In Figure 4 we present an example of this process. In this example, the value is equal to 4 as this is the number of triangles that are generated when all the edges need refinement (see pattern number 1 in Figure 3), while is equal to 7 as this is the number of patterns available (see Figure 3). The value is equal to 2, as the initial mesh of our example (see Figure 4(a)) is composed of two triangles. Note that, initially, the values of the triangles are given sequentially (starting from 0) and all the values are equal to 0. The dotted line in blue of these figures divides the mesh in two areas, so that the area below the line is supposed to need refining.

fig4
Figure 4: Tessellation example with the value of each triangle.

Following on with this example, each of the two initial triangles go through the extraction process of the algorithm that we are presenting. In the specific case of the triangle number 1, the algorithm detects that none of its edges needs refinement and, as a consequence, no change will be made. Nevertheless, the algorithm detects that triangle with 0 needs refinement because the center points of the two legs of the triangle are below the dotted line. Then, we choose from the patterns the one that reflects this combination and we apply it, so that we obtain the three new triangles shown in Figure 4(b). It can be seen how the values of the new triangles are calculated following the formula (1), assuring that no repeated is given. Following with the refinement process, the next tessellation step shows that different patterns have been applied to triangles 2, 3, and 4, as they represent different types of tessellation.

Figure 5 presents the tree of triangles that can be obtained in the example that we are presenting. For each node we present, on the left and in blue color, the of the triangles and on the right and in red color the value of each triangle. Both sets of values are calculated following the formulas presented in (1) and (2). It is important to mention that the number of children of each node will depend on the pattern applied, as they output a different number of triangles. By using the previously proposed tessellation patterns in Figure 3, we can refine one triangle and obtain 2, 3, or 4 new triangles.

979418.fig.005
Figure 5: Tessellation tree. Each node presents the and the values of each triangle.
3.2.2. Removing Detail from the Mesh

Our proposed tessellation algorithm has been devised to offer a very efficient coarsening of the surface mesh, as we can reuse the latest approximation without having to start from the initial mesh. Thus, following with the previous example, if we wanted to reduce the detail and return to the state shown in Figure 4(b), each of the triangles located under the dotted line would execute the same coarsening process. The basic idea is that, for all the triangles belonging to the same parent, only one should be kept and its coordinates should be modified to recover the parent.

The and values of the mesh enable us to return to the previous tessellation status by means of the following equations:

We must remember that, in the refining process, each triangle generated from the same parent had a different value thanks to the value. For coarsening the triangles, this value will be useful to differentiate between the child triangles and decide which one should be kept. More precisely, in those cases where this value is equal to 0, the algorithm assumes that this triangle is in charge of recovering the geometry of the parent triangle.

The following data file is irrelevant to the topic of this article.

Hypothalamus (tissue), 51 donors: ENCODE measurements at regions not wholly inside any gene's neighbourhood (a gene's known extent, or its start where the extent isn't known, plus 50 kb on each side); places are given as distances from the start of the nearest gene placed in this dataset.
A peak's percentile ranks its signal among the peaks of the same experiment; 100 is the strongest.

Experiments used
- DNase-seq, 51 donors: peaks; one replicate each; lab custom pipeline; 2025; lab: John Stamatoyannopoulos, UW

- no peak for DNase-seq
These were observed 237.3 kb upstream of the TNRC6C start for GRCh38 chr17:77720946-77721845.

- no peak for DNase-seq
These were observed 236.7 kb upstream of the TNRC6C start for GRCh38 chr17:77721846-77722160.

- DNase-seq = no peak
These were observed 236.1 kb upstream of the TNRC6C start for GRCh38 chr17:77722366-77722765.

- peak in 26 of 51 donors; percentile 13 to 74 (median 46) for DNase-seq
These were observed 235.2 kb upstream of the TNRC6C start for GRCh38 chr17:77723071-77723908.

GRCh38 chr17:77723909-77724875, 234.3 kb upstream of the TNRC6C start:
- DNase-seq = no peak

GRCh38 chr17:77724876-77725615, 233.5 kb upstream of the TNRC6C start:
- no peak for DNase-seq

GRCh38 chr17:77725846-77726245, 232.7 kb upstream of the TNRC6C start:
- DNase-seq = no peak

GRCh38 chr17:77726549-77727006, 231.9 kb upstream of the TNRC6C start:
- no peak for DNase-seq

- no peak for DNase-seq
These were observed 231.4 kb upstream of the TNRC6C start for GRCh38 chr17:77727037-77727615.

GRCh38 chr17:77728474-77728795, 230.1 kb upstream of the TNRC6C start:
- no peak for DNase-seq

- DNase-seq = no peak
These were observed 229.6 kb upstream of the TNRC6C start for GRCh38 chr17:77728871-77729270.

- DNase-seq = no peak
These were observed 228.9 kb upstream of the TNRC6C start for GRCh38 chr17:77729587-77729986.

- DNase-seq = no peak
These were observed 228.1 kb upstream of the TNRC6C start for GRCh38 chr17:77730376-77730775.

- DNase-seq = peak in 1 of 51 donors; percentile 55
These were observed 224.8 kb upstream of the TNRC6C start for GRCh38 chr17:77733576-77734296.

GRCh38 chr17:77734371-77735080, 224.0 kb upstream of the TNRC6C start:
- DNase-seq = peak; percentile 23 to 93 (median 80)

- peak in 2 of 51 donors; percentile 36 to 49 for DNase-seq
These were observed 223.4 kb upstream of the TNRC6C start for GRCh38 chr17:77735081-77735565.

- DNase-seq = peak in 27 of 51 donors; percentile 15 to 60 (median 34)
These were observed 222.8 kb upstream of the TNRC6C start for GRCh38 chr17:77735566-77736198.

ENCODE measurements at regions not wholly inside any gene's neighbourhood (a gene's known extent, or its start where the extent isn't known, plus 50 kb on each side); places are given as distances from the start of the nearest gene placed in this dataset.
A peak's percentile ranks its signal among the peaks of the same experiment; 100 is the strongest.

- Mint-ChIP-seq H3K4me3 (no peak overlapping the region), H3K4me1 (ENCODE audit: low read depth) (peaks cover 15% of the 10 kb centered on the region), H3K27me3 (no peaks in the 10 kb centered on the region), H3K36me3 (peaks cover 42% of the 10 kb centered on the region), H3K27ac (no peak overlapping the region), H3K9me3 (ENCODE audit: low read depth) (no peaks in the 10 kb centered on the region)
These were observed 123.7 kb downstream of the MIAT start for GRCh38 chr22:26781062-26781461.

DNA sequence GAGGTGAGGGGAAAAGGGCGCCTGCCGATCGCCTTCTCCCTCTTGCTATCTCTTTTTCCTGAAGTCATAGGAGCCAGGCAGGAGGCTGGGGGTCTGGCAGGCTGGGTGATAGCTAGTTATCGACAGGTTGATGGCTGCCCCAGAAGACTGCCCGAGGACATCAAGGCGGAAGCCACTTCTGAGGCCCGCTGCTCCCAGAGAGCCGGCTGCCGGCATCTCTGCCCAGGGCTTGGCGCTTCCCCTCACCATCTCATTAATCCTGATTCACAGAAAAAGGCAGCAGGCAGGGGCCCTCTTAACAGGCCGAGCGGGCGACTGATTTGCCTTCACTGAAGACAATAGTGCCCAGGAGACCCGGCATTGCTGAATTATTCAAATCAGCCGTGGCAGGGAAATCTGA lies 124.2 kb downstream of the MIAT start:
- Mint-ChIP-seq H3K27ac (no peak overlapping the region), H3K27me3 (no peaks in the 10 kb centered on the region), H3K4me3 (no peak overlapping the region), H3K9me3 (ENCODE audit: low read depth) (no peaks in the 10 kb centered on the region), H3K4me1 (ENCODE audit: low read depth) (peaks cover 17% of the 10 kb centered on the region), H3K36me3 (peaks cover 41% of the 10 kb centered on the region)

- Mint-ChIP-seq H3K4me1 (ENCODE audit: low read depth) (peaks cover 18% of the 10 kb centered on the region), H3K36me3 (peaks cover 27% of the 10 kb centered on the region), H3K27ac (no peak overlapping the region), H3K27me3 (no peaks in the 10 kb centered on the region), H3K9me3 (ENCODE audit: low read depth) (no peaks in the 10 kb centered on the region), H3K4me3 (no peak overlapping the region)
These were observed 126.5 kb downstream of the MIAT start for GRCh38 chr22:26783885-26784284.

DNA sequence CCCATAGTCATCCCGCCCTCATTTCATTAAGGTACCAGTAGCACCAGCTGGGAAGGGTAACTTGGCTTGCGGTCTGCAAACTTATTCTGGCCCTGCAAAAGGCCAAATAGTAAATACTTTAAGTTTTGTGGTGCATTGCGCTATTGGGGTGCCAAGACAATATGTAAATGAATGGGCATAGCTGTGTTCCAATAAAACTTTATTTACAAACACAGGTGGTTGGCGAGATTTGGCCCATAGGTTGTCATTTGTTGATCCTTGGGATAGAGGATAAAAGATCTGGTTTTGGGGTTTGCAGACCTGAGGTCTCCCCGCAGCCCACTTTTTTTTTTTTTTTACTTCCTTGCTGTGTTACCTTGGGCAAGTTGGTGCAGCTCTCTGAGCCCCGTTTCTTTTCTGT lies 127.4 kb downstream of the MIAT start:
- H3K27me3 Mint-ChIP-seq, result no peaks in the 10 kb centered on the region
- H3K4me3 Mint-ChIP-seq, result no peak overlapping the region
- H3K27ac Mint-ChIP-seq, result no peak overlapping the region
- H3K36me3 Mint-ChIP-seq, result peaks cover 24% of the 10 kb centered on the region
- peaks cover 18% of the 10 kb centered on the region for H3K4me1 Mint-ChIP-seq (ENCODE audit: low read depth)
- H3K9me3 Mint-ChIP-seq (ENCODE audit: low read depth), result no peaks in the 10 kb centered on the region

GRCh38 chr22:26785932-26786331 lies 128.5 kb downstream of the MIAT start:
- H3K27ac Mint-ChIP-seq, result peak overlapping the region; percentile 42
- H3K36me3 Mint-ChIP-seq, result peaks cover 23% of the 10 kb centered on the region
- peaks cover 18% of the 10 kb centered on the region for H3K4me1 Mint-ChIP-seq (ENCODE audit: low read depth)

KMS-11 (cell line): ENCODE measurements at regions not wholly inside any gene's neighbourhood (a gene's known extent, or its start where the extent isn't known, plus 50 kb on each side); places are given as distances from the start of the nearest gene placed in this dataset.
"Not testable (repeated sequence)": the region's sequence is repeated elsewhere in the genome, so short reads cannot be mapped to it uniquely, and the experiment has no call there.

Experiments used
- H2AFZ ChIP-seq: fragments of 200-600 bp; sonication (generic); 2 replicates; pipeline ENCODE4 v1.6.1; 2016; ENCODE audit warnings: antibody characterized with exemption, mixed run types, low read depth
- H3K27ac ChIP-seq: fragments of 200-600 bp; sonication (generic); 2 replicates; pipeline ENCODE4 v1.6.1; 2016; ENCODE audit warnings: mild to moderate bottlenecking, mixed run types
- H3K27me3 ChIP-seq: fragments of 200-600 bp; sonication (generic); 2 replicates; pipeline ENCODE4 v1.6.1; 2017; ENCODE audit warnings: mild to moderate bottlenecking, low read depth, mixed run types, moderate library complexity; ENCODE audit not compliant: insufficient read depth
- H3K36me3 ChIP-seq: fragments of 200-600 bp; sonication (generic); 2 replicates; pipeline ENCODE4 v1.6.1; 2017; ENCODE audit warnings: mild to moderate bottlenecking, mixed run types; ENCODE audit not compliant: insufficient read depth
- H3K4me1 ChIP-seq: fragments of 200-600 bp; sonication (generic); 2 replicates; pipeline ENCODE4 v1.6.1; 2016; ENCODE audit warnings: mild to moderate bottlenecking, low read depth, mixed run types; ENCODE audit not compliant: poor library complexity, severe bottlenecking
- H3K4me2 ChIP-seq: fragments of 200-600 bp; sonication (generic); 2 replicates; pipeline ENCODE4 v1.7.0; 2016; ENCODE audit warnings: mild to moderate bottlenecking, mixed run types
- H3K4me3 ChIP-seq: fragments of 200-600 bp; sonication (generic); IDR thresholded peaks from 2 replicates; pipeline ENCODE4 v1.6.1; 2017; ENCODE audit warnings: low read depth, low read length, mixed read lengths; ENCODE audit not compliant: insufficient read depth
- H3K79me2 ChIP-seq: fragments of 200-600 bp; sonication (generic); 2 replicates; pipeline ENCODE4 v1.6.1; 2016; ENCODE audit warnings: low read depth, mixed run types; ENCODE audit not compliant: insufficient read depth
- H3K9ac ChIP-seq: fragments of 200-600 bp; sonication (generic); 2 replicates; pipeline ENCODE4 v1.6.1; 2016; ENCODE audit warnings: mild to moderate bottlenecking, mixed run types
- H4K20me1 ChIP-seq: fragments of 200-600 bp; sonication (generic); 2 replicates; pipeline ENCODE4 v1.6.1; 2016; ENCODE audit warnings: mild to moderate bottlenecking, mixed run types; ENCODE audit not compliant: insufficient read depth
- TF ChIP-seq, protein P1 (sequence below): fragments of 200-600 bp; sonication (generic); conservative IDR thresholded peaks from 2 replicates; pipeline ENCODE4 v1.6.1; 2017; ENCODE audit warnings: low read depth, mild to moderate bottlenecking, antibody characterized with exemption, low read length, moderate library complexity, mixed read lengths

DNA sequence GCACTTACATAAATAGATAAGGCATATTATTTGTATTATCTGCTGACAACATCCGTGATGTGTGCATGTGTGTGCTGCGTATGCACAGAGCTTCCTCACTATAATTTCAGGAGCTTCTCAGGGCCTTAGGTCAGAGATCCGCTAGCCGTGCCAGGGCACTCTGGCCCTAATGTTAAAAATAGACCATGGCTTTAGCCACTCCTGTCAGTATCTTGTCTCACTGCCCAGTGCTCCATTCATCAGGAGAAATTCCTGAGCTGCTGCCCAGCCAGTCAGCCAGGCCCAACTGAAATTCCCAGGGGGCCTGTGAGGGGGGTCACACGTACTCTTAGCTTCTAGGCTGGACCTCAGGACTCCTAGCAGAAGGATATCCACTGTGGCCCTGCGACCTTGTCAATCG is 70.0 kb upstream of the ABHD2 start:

Once we know which triangle is responsible for becoming the parent triangle, we must know which tessellation pattern was used to generate it. In this case, the value can be calculated with (4) so that we can know which pattern was applied and how to modify the coordinates of the vertices.

At this point, the only task that remains is to calculate the new and values using the appropriate equations. In this sense, the triangle that has been chosen to recover the parent will have its coordinates and the same set of and values. In this way, we could continue coarsening the mesh without obtaining any crack or artifact as our algorithm can process the triangles in an independent manner.

Following on with the example presented in Figure 4, if we wanted to coarsen the geometry each triangle would go through a coarsening process. Let us suppose that we are processing the triangle with 10. If we calculate its value, we obtain a 0 value, indicating that triangle with equal to 10 is the one that must become the parent triangle, whose can be retrieved with (4). In this case, the would indicate that pattern 1 was applied and we would calculate the spatial coordinates of the parent triangle accordingly. Nevertheless, as triangles 11, 12, and 13 have a different from 0, they would be discarded.

3.3. Camera Movement

In the previous section we have described the tessellation process but we have considered that the conditions used to decide which triangles to tessellate are not modified. In this way, in the example presented above (see Figure 4), we have considered that the location of the plane remains unaltered. Nevertheless, in a real case, the conditions of the criterion that guides the tessellation algorithm are modified continuously as they are usually related to the camera position.

Figure 6 is based on the second tessellation step shown in Figure 4(c). It presents a case where the position of the dotted line is modified, altering the criterion used to decide which triangles we have to refine. In these cases, a slightly different process is applied to correct the appropriate triangles. This algorithm checks each triangle to see whether, with the new criterion, their parent triangle would need a different tessellation. For example, triangles with number 1 or number 10 would not require any change as their parent would experience the same tessellation (or refinement) with both positions of the dotted line. Nevertheless, the parent of the triangle with value equal to 18 had two legs below the dotted line and now both of them are above this line. In this case, the algorithm would coarse the triangle and refine it again. Similarly, triangle 19 (sibling of triangle 18) would also detect that its parent would have been affected by the criterion change.